“Rich man, poor man”: a history of lead poisoning

Mariel Tishma
Chicago, Illinois, United States

 

Comfort in the Gout. Thomas Rowlandson. 1802. The Metropolitan Museum of Art.

The history of lead poisoning is the history of human industry. For unmarked time, lead has been around causing abdominal pain, constipation, nausea, and irritability, as well as conditions like heart disease, kidney disease, reduced fertility, and gout.1

Many say that the first description of the symptoms of lead poisoning can be credited to Nicander of Colophon.2, 3 The oldest lead mines can be dated back to 8000-6500 BC.4 The lead industry, though, did not truly begin until after about 3500 BC, when a new method of extracting silver from lead ore created a surplus.5

Knowing what we know now—that no amount of lead is safe and small amounts can build up to produce long term problems6—it is certain that lead poisoning often occurred, unknown and untreated.

 

The rich man’s table

Lead was everywhere for the elite in ancient Rome, with the empire at its peak using around 80,000 tons of lead per year.7 Lead could be found in utensils, cosmetics, medicines, wines, and even the food of the upper class.8 Extremely popular at the time was a method for sweetening and preserving food and wine using lead acetate. Occasionally lead acetate—or lead sugar—was sprinkled directly onto food. More often, grape concentrate was boiled down in lead pots producing a syrup called sapa, which was then added to wine.9 Later examination of storage vessels suggest “that wine stored in them had a considerable lead content,” and further studies of Roman patrician (elite) and slave skeletons “show a much higher bone lead content among the patricians.”10

The pipes in Rome’s plumbing system were made of lead. In fact, plumbing derives from Latin for lead—plumbum. Lead is a water soluble metal, and so it is likely that some people were exposed to lead this way.11 However, when water is high in certain other minerals, as it was in Rome, it forms a crust coating on the inside of pipes that prevents contact with the lead and left the water “wholly safe to drink.”12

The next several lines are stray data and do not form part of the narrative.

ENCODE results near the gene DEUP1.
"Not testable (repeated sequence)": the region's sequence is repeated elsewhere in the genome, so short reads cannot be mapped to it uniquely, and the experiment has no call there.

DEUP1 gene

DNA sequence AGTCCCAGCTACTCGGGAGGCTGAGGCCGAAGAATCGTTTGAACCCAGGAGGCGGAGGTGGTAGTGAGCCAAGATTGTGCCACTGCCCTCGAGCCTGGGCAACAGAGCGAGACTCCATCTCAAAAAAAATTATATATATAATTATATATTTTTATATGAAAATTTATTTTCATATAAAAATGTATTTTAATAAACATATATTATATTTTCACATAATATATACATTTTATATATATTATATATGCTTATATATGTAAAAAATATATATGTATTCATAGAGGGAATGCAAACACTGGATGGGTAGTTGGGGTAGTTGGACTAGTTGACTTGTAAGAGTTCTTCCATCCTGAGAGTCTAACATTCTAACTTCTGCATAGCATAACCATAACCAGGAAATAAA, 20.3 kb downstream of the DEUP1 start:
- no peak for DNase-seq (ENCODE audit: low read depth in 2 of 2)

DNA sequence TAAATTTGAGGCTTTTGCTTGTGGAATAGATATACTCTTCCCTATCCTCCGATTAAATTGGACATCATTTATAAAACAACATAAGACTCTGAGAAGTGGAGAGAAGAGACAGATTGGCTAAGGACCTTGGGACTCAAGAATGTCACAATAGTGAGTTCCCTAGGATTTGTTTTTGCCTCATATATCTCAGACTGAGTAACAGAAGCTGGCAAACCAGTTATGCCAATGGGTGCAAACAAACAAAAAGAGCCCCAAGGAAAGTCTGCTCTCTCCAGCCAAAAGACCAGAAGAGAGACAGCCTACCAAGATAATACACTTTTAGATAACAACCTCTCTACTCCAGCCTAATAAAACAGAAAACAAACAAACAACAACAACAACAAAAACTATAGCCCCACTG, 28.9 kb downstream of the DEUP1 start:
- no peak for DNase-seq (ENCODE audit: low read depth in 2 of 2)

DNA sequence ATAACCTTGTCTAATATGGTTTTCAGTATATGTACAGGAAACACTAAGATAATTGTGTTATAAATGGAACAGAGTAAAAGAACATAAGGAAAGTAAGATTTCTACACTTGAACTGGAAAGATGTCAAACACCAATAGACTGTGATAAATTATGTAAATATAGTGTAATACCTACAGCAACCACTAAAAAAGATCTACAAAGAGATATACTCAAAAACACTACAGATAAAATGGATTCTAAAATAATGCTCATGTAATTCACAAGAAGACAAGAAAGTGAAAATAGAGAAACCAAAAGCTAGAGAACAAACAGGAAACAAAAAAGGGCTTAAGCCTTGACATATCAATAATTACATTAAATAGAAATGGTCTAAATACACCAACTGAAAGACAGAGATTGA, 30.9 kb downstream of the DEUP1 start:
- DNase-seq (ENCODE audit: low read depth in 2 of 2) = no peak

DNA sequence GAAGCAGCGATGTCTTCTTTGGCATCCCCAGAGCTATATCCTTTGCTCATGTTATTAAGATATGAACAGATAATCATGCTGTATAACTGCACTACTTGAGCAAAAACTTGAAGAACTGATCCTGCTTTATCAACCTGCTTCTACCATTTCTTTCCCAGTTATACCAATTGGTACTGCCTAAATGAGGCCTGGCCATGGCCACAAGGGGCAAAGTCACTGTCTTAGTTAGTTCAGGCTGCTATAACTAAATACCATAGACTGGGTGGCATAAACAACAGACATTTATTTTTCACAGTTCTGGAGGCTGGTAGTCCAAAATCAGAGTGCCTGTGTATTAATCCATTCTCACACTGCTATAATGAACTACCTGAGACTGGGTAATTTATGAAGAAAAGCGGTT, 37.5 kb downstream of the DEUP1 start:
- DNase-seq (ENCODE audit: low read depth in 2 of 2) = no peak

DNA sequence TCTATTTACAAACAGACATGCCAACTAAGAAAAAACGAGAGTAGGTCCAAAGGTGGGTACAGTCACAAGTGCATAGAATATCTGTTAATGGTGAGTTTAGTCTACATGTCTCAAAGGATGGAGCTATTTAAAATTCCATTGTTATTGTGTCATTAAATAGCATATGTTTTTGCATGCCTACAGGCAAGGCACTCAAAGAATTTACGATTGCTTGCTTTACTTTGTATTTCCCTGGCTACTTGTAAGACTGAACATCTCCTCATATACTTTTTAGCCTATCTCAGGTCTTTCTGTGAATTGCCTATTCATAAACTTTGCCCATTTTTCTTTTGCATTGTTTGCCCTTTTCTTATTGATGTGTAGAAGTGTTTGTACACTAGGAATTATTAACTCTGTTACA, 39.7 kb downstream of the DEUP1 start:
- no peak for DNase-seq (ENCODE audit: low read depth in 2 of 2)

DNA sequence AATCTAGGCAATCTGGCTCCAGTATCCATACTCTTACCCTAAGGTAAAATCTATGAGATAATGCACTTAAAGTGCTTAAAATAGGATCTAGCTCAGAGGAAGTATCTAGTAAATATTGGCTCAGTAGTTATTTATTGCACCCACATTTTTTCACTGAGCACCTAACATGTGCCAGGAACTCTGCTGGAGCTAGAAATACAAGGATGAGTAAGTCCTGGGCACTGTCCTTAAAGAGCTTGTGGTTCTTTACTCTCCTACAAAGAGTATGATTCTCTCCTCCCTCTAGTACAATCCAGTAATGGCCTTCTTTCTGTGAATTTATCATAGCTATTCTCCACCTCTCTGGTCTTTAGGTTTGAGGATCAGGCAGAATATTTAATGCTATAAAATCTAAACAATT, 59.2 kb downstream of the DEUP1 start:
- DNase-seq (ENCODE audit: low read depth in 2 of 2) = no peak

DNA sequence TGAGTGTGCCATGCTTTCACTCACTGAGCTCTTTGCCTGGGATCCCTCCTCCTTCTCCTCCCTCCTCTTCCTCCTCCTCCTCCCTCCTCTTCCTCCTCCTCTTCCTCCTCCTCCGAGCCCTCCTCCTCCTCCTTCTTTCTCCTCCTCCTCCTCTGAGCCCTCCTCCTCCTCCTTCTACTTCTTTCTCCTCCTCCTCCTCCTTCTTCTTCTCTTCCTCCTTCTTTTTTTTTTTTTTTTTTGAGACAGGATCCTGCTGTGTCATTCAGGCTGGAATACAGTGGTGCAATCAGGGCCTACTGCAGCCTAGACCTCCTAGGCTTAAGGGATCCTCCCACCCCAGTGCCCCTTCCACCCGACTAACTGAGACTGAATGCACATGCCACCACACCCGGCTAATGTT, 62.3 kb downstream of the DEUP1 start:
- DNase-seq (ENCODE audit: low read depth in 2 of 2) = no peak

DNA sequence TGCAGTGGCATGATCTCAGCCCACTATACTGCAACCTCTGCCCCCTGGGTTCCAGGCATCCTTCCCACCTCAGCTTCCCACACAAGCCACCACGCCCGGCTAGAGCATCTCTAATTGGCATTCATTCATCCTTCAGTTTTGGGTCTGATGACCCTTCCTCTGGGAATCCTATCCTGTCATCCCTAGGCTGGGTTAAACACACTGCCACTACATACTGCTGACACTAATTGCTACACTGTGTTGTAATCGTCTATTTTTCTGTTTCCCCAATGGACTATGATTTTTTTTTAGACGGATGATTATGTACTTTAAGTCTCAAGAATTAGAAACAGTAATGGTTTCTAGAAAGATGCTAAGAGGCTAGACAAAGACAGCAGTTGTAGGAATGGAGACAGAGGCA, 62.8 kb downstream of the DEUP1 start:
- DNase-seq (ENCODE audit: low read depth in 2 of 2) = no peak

With so much lead in the cups of the upper class, it has been suggested that the madness of some Roman emperors can be attributed to lead. Many of the upper class turned to adoption as they were unable to concieve.13 Infertility is a notable symptom of lead poisoning. Lead poisoning is also associated with gout and kidney disease, as well as depression, irritability, mood disorders, and forgetfulness—which emperors such as Claudius, Nero, and Caligula suffered from.14

Later, lead continued to cause problems. In 1703, England signed a treaty allowing the importation of fortified wines such as port, which were notoriously high in lead.15, 16 Interestingly, elsewhere in Europe wine sweetened with sapa had been prohibited in the early 1400s.17 But this did not extend to brandy and the other liquors added to fortified wines, which may have been produced in lead containing vessels or aged in lead caskets.

The influx of port changed the drinking habits of the English nobility, as their formerly preferred wine was no longer available. Combining the increased lead consumption with the heavy, rich, and expansive meals of the time resulted in a high incidence of gout due to lead’s impact on kidney function.